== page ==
Ireland's Green Larder

By Margaret Hickey

A glorious ramble down the centuries telling the story of food and drink in Ireland

Sunday, 5 March 2017

Shedding at home and abroad

Hello my lovely shedders


I've been quiet for a while, but under the surface, the feet have been paddling away. Here's a lovely butterfly to start off with .

I think it's a Blue Morpho, which is a butterfly we saw a lot of on our tour around a certain Central American country. (Identity to be revealed anon.)  But if it isn't, it's definitely a native, and one we found in a fabulous butterfly farm, where I not only met butterflies galore, including ones which mimic an owl's eye on its wings, so that at night predators avoid it, thinking it's actually an owl. In the introductory talk, our fabulous guide Jordan introduced us to stick insects, to giant beetles and after he'd given us the real low-down on him, we all found Timmy the Cockroach a charming and admirable fellow.

But you want to know about more than this. The food in Costa Rica that we came across is the food of poor people. Rice and black beans, known as gallo pinto, is the staple. Tortillas, made with maize flour, are also very common. Pineapples taste utterly sweet and juicy and are so unlike the greenish, barely sweet fruit we find imported. Not surprising, since pineapples for export are picked unripe. And I wish I'd taken a photograph of the avocados we spotted in the bus station. They were the size of grapefruit.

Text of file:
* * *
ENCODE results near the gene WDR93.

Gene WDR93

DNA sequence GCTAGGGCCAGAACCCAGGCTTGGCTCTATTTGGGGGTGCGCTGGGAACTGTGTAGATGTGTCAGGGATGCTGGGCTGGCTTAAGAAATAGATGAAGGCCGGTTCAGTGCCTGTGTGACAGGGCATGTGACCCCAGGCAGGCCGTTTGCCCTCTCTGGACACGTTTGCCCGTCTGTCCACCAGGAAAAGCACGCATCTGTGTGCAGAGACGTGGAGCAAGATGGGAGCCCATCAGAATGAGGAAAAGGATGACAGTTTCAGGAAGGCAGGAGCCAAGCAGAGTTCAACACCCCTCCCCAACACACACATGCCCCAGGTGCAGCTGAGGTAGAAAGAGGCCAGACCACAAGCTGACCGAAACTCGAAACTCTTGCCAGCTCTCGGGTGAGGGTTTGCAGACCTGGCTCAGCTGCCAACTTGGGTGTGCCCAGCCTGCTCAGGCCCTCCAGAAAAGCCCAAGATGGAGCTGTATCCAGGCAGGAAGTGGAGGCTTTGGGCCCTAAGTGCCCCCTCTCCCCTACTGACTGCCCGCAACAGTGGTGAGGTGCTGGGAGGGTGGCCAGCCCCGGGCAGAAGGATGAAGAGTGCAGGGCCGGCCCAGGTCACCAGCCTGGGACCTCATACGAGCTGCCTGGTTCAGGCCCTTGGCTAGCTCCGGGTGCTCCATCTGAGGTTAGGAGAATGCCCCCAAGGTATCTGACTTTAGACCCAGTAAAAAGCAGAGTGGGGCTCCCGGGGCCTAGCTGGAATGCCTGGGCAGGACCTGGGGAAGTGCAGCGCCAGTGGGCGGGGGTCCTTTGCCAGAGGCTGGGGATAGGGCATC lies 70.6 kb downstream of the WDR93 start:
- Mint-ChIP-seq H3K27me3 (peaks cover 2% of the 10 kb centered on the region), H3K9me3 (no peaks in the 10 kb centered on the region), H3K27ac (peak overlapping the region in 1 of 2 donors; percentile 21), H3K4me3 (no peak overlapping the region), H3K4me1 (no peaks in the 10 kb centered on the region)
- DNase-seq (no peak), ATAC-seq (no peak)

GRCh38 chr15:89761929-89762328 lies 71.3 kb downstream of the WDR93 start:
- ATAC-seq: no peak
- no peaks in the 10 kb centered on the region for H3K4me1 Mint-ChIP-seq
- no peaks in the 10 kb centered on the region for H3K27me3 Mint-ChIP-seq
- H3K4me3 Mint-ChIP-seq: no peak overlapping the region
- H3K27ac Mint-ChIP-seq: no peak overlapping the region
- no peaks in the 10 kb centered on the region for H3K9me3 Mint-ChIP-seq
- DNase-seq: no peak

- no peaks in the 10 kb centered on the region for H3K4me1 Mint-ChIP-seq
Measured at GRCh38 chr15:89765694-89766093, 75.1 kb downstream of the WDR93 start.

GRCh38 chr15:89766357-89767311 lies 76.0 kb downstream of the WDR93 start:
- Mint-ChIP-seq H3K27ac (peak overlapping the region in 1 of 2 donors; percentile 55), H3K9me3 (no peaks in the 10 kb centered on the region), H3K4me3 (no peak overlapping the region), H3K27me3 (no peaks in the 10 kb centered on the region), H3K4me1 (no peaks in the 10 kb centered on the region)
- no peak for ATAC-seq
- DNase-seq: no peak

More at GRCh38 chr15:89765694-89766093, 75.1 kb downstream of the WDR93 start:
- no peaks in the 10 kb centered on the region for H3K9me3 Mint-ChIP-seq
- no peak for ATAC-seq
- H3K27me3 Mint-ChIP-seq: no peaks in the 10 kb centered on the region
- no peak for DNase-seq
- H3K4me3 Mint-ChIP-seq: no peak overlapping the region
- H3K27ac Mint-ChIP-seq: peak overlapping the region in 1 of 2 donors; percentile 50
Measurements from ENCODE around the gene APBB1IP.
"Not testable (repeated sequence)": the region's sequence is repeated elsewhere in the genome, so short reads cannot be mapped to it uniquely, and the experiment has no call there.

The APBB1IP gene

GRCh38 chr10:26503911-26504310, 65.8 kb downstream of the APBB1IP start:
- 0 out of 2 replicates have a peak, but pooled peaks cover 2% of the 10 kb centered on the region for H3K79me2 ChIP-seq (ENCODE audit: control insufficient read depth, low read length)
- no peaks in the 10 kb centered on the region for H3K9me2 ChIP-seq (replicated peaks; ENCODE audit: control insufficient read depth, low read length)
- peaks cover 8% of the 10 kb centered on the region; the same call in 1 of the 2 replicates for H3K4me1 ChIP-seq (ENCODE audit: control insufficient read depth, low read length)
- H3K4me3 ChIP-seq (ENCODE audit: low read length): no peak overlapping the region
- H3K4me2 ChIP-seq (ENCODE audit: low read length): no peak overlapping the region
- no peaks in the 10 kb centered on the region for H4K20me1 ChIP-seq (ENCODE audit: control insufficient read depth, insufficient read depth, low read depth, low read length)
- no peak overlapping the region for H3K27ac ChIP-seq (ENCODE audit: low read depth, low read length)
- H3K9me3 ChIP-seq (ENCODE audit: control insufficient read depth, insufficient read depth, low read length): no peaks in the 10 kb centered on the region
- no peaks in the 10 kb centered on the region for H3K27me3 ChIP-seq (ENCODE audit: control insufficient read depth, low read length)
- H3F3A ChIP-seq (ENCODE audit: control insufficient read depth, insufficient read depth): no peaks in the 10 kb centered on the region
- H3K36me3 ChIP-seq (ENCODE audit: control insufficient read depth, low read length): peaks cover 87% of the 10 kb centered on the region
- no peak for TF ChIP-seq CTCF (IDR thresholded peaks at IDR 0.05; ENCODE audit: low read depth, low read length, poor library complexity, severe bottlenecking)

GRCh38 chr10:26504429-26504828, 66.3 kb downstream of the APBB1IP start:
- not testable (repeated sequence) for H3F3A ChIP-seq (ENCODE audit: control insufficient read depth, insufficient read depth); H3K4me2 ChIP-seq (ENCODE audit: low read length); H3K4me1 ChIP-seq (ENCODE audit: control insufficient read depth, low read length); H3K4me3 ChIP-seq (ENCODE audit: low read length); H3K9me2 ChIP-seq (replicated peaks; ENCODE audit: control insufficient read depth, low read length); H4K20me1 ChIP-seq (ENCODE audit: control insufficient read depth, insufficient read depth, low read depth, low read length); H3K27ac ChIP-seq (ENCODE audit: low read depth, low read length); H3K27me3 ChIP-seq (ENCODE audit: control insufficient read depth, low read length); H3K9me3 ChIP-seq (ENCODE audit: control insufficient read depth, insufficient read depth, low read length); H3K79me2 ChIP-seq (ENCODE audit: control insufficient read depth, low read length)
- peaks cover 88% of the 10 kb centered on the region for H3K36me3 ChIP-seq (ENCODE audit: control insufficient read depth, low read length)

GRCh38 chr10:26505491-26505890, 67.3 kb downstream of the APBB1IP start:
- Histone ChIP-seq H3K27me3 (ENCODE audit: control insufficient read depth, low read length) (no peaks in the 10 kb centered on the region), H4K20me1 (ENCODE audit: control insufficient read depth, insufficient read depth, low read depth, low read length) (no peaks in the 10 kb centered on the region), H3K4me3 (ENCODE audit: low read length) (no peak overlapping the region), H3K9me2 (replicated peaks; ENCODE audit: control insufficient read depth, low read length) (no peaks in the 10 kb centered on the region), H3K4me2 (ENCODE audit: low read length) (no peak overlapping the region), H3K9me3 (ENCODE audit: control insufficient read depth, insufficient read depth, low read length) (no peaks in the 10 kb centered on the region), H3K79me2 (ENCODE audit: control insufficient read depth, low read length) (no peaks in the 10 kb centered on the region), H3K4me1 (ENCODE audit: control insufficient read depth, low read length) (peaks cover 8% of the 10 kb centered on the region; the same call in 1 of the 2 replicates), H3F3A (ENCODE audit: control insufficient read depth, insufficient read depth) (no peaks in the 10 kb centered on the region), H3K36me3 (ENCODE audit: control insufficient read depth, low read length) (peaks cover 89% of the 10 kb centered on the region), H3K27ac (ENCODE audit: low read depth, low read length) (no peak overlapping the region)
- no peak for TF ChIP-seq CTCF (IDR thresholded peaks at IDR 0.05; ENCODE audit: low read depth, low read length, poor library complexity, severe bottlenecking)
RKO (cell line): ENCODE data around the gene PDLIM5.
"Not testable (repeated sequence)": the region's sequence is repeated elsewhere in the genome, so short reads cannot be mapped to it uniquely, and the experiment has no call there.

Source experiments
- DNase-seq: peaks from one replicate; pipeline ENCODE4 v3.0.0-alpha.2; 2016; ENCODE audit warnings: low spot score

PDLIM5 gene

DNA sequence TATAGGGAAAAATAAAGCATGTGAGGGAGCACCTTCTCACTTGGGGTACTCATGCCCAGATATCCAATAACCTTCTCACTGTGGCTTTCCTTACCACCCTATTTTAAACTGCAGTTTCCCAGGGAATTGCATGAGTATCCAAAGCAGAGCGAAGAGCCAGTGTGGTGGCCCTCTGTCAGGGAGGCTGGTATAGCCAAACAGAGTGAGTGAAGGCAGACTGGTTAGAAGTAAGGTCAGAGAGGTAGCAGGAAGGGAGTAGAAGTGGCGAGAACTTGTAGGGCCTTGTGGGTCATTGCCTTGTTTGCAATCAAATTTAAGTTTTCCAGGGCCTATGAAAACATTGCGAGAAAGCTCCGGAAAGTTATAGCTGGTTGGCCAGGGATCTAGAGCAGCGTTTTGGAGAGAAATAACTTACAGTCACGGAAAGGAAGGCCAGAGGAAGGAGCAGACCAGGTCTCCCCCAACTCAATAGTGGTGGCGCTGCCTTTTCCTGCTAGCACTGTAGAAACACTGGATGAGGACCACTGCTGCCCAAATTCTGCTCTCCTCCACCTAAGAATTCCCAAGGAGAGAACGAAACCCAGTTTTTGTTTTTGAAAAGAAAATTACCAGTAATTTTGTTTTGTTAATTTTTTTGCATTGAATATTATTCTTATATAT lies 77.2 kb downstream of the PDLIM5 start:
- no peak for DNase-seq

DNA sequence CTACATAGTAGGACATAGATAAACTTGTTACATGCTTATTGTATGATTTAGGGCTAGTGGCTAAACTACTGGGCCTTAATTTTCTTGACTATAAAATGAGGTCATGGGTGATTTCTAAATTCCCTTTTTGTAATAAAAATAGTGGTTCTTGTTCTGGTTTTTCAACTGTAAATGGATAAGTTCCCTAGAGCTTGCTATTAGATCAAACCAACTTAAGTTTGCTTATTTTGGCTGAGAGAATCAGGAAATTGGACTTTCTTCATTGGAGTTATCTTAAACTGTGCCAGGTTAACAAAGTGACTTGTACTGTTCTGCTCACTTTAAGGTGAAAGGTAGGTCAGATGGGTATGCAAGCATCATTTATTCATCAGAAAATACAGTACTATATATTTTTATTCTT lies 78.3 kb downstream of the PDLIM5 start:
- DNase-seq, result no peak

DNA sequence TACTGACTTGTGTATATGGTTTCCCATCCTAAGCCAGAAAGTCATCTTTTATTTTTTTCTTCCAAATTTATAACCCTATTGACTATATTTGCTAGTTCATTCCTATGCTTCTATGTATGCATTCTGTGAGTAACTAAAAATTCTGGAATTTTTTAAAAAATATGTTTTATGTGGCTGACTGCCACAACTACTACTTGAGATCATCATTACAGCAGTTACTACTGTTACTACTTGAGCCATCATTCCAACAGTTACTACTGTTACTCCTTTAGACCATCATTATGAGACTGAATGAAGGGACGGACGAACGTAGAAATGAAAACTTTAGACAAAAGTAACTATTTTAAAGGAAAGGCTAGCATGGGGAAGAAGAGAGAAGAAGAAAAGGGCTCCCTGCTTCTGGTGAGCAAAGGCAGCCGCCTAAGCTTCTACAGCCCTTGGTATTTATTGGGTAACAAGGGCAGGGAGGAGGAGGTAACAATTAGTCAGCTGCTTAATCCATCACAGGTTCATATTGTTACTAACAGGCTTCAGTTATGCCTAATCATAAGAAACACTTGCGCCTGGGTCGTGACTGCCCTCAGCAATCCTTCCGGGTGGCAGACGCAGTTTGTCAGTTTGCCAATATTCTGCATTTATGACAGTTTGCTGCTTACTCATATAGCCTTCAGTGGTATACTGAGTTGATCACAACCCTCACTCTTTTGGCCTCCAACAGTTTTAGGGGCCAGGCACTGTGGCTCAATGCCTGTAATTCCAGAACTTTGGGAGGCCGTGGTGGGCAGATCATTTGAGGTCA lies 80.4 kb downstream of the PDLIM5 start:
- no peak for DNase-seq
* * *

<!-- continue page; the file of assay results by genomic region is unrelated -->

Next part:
But I didn't just eat the food. I cooked it! Here's me at our cookery class.


One of the highlights of the trip was our homestay. We arrived in a kind of commune, where several families grow crops, share ideas and work together, with a big communal building as the meeting point. Our group of 11 was farmed out to three different families and we were given the option of doing a cookery course with the wonderful Gisele. Here, I'm mixing shredded chicken, fried onion, a little red chilli and maize flour to make dumplings to go into the chicken soup. And very delicious it was, too. Plus, we learned how to make tortillas. The simplest thing in the world, but it takes skill to do it well. YOu mix maize flour with water. That's it. And you take a dob of dough about the size of an alley (big marble) and flatten it out with your hand on to a disc of plastic. (I suppose leaves were used, pre-plastic.) Think of making something with clay and you'll have the idea. The aim is to have a tortilla that is even, thin and not overworked. And then you make LOADS of them.

And if you drink too much tequila, you see things at an angle!
I'd better sign off now, but will be back.

I'm looking forward to telling you about my friend Ken's Great Coup!!!



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